I am new to reading raw DNA. When comparing two people's raw data, why does one person have a different SNP than the other, at the same location, on specific chromosome? But on a different chromosome there will be the same SNP, at the same location, for both people.

  • $\begingroup$ Genetic variation, my friend. People are bound to share similarities and have differences in their DNA, as influenced by errors in transcription, the environment, inheritance, etc. SNPs can be functionally significant or insignificant. $\endgroup$
    – Anne
    Jan 30, 2015 at 22:25
  • $\begingroup$ I think it is important to point out that "on a different chromosome [..] at the same location" is not the same location, and that there is not necessarily any relation between similar positions on different chromosomes. I presume you mean something like 'at basepair #74 501 on Chr1 and then also basepair #74 501 on Chr6'. These are totally unrelated positions in the genome, these chromosomes are independent. 2 genomes may vary at one position and not at the other, it's unsurprising. Is this what you mean? We should be clear about this. $\endgroup$
    – Teige
    Feb 3, 2015 at 23:24

2 Answers 2


Because that's how genetic variation works. SNPs are called single nucleotide polymorphisms for a reason: they are polymorphisms. This means that they are loci where different individuals will have a different nucleotide. This is precisely why they are studied and why we have databases of SNPs and the various genotypes they can manifest.

Remember that mutations can occur spontaneously in a single individual. In fact, they can appear spontaneously in a single cell. This means that if you sequence the genome of two different cells of the same individual it is actually possible that you will find small differences.

Finding small differences between different individuals is certain. Our genomes are not identical and while most differences will be in non-coding regions, you will also have SNPs within genes. How much of our phenotypic variation depends on such small differences is an active topic of research but it is safe to assume that small, single nucleotide changes cause at least some of the variation you see in the people around you.

In any case, what would be surprising is if two individuals were to share the exact same SNP forms for all SNPs in their genomes (I'm sure this happens, but I would expect it to be the case only for close relatives and probably not even then). This variation is the whole point of SNP and the only reason we analyze them.


It sounds to me as though you have misunderstood something about the chromosomes that make up a human genome.

on a different chromosome [..] at the same location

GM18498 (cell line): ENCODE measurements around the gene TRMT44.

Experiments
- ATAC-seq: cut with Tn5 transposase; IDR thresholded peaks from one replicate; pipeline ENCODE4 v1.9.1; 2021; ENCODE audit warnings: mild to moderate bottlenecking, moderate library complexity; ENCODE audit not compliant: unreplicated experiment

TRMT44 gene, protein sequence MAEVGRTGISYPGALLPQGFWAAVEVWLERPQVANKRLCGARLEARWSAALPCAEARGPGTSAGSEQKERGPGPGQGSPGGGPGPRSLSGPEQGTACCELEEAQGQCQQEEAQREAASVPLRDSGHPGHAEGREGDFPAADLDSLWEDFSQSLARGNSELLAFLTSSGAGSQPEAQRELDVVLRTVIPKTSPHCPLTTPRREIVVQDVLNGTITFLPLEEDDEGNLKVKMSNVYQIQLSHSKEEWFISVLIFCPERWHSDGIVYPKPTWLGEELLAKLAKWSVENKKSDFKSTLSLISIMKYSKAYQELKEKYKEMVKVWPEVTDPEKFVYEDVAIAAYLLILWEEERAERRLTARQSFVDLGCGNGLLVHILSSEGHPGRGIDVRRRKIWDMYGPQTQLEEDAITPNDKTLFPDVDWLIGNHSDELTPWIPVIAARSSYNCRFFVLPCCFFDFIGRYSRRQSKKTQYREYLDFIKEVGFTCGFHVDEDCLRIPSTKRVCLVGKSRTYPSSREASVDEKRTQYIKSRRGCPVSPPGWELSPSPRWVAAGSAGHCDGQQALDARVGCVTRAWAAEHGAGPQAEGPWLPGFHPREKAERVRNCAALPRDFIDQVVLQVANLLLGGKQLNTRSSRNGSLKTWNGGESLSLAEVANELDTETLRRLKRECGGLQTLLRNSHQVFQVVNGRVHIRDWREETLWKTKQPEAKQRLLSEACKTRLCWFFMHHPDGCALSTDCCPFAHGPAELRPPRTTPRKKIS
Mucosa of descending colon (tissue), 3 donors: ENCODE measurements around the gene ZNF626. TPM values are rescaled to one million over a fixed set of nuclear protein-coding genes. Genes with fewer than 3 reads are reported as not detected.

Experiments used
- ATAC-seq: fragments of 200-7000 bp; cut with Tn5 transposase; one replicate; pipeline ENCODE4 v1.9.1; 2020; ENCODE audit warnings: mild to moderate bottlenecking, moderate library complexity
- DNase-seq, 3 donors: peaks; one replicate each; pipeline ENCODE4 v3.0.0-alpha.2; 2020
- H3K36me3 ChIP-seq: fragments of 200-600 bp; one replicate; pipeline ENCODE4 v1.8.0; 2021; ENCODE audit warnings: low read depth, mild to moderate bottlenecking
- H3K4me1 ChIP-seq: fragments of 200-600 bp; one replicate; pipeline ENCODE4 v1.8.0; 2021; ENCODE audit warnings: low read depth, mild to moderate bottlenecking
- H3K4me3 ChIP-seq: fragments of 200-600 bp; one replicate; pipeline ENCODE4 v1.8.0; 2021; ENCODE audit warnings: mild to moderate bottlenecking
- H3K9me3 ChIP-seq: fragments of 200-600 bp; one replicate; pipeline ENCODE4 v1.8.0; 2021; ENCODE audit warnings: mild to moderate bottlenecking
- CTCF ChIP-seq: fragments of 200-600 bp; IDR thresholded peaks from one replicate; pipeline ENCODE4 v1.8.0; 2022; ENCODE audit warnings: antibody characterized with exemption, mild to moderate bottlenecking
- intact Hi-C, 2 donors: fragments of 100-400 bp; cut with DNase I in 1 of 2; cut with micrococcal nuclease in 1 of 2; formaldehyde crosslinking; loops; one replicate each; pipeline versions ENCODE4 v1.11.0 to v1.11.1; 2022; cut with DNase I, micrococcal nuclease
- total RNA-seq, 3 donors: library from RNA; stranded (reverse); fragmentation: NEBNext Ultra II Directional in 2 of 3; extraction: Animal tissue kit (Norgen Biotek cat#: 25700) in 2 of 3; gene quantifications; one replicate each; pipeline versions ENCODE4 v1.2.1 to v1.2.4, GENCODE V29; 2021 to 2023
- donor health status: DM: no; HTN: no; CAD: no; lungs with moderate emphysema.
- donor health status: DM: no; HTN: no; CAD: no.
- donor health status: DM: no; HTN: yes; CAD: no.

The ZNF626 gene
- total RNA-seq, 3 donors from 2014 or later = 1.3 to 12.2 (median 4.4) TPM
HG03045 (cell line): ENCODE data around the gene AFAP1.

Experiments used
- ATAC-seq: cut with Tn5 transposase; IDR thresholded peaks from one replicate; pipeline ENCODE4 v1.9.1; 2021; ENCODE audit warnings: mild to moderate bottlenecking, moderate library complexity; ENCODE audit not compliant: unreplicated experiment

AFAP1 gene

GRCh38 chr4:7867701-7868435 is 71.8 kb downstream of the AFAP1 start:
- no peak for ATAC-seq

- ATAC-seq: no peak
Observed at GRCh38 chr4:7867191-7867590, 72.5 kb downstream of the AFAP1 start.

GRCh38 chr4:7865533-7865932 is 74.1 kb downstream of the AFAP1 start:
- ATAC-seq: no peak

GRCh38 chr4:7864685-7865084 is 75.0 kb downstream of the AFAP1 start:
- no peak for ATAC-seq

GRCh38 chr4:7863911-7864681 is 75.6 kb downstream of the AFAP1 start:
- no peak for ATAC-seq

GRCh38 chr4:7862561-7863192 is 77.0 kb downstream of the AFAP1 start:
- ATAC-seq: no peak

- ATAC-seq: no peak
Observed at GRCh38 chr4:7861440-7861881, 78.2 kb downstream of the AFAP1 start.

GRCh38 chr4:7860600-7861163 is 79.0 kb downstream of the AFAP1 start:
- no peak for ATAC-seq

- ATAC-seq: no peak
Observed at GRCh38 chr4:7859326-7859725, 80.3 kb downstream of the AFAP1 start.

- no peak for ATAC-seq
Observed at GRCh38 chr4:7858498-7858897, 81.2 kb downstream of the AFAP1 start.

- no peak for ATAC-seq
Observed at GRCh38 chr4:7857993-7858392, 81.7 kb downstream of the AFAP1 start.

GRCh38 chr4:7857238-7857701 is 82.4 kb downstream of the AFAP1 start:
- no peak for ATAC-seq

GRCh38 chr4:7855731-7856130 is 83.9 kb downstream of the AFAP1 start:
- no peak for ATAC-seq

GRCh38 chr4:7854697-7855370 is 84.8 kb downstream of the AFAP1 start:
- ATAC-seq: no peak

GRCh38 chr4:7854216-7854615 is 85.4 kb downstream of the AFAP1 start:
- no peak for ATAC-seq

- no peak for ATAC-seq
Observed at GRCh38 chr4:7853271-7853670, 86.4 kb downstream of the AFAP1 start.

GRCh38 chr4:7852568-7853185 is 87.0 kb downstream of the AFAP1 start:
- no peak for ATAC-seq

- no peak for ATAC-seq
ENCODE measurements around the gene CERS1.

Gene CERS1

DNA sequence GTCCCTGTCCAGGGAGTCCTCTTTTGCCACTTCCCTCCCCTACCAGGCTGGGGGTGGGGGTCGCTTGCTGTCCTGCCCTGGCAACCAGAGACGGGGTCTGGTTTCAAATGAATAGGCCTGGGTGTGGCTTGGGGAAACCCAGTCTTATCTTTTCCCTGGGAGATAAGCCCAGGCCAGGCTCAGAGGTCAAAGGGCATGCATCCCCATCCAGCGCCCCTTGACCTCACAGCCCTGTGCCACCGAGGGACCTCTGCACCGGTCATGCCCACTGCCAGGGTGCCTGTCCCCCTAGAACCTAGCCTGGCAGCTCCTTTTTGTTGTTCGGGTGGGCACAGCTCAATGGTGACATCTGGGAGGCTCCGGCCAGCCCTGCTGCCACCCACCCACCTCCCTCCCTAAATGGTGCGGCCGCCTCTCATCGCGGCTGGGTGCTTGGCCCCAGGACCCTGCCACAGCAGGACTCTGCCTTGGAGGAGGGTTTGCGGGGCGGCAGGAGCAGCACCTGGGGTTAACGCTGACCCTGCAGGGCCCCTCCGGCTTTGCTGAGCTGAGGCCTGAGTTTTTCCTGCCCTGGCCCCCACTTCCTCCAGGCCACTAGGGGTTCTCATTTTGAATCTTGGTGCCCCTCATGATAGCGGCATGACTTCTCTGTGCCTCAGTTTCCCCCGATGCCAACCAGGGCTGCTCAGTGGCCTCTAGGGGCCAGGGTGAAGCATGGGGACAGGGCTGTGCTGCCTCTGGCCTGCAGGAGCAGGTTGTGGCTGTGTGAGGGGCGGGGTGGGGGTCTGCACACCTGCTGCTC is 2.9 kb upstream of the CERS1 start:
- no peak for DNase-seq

is not the same location at all. There is no surprise in finding 2 genomes to differ in one place, and not at another unrelated place.

edit If this is a mis-reading of your question, and you meant that the 2 persons' SNP was "at the same location" as the other person, then the rest of the answer is irrelevant. 'A SNP' refers to a location, given a name/identifier for the purpose of measuring variation with SNP-chips; necessarily the same location in any person, which may vary, but needn't always differ between everyone (come on, there are only 4 possible values). You should re-phrase your question "why do they differ at SNP 1 and not at SNP2?".


SNP means nothing more than 'a single basepair in the genome, that might vary in a population', so let's just talk of 'difference at a position'.

A single haploid set of the human genome consists of 23 chromosomes, 22 of these are quite 'ordinary', while 1 is involved in sex determination. Of course, most of our cells are diploid and so we have 2 of these sets, with pairs of Chr1, Chr2, ...Chr22 and X/Y.

What I think your problem isn't, that you perhaps thought it was

I haven't analysed large bits of genomic data but I believe heterozygous positions (positions at which one individual's paired chromosomes differ) are represented in that individual's sequence data. For this reason, I do not think your question is asking 'how can 2 persons have a difference at basepair x on one copy of Chr1, and no difference on the other copy of Chr1' - because both copies of Chr1 are merged as one person's dataset.

In fact it's impossible to assign (meaning to group in to haplotypes) heterozygous sequence to either one copy or the other without more information, i.e. sequences from parents & grandparents, to see which variants are inherited together (are linked).

What I think your problem really is

I think you are asking 'how can 2 persons have a difference at basepair x on Chr1, and no difference at basepair x on Chr6 (say)?' This is easily answered. Basepair 100 of Chr1 is a completely different and unrelated position in the genome to basepair 100 of Chr6. There is no reason to expect that these positions should be related.

A helpful thought experiment

We can concatenate the chromosomes rather than re-setting our count at the beginning of each, then bp 100 of Chr6 will instead be denoted (approximately) bp 1,080,000,100 of the genome - this makes the difference in these positions crystal clear.


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